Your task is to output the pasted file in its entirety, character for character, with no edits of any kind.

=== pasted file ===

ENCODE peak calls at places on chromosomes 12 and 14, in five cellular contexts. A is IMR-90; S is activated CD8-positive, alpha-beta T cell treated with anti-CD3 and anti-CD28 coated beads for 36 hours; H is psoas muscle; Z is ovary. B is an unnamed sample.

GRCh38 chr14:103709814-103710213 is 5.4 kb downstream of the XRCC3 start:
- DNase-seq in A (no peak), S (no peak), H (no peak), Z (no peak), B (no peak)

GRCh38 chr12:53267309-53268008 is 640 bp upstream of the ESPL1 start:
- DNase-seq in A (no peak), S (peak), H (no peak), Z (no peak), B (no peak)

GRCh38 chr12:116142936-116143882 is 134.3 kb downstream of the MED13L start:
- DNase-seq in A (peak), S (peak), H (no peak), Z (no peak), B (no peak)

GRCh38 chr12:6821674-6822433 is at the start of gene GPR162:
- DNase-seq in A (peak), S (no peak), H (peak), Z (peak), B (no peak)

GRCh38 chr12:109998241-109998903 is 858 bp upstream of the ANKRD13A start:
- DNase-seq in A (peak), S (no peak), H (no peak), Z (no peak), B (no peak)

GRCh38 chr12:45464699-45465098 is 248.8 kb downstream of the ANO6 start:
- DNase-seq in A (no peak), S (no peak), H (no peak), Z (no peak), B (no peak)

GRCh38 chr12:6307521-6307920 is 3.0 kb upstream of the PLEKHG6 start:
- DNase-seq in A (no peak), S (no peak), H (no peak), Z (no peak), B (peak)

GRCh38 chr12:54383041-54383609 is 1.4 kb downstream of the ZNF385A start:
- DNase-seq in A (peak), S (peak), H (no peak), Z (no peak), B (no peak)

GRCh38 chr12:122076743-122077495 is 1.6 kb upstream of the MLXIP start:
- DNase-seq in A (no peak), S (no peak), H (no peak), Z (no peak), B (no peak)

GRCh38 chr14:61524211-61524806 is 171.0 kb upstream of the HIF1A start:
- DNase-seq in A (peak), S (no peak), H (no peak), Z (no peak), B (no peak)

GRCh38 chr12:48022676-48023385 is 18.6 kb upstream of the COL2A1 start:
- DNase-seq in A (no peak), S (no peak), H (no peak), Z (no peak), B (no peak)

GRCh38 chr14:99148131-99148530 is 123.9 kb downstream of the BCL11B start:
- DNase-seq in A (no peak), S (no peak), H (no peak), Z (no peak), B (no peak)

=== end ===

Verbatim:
ENCODE peak calls at places on chromosomes 12 and 14, in five cellular contexts. A is IMR-90; S is activated CD8-positive, alpha-beta T cell treated with anti-CD3 and anti-CD28 coated beads for 36 hours; H is psoas muscle; Z is ovary. B is an unnamed sample.

GRCh38 chr14:103709814-103710213 is 5.4 kb downstream of the XRCC3 start:
- DNase-seq in A (no peak), S (no peak), H (no peak), Z (no peak), B (no peak)

GRCh38 chr12:53267309-53268008 is 640 bp upstream of the ESPL1 start:
- DNase-seq in A (no peak), S (peak), H (no peak), Z (no peak), B (no peak)

GRCh38 chr12:116142936-116143882 is 134.3 kb downstream of the MED13L start:
- DNase-seq in A (peak), S (peak), H (no peak), Z (no peak), B (no peak)

GRCh38 chr12:6821674-6822433 is at the start of gene GPR162:
- DNase-seq in A (peak), S (no peak), H (peak), Z (peak), B (no peak)

GRCh38 chr12:109998241-109998903 is 858 bp upstream of the ANKRD13A start:
- DNase-seq in A (peak), S (no peak), H (no peak), Z (no peak), B (no peak)

GRCh38 chr12:45464699-45465098 is 248.8 kb downstream of the ANO6 start:
- DNase-seq in A (no peak), S (no peak), H (no peak), Z (no peak), B (no peak)

GRCh38 chr12:6307521-6307920 is 3.0 kb upstream of the PLEKHG6 start:
- DNase-seq in A (no peak), S (no peak), H (no peak), Z (no peak), B (peak)

GRCh38 chr12:54383041-54383609 is 1.4 kb downstream of the ZNF385A start:
- DNase-seq in A (peak), S (peak), H (no peak), Z (no peak), B (no peak)

GRCh38 chr12:122076743-122077495 is 1.6 kb upstream of the MLXIP start:
- DNase-seq in A (no peak), S (no peak), H (no peak), Z (no peak), B (no peak)

GRCh38 chr14:61524211-61524806 is 171.0 kb upstream of the HIF1A start:
- DNase-seq in A (peak), S (no peak), H (no peak), Z (no peak), B (no peak)

GRCh38 chr12:48022676-48023385 is 18.6 kb upstream of the COL2A1 start:
- DNase-seq in A (no peak), S (no peak), H (no peak), Z (no peak), B (no peak)

GRCh38 chr14:99148131-99148530 is 123.9 kb downstream of the BCL11B start:
- DNase-seq in A (no peak), S (no peak), H (no peak), Z (no peak), B (no peak)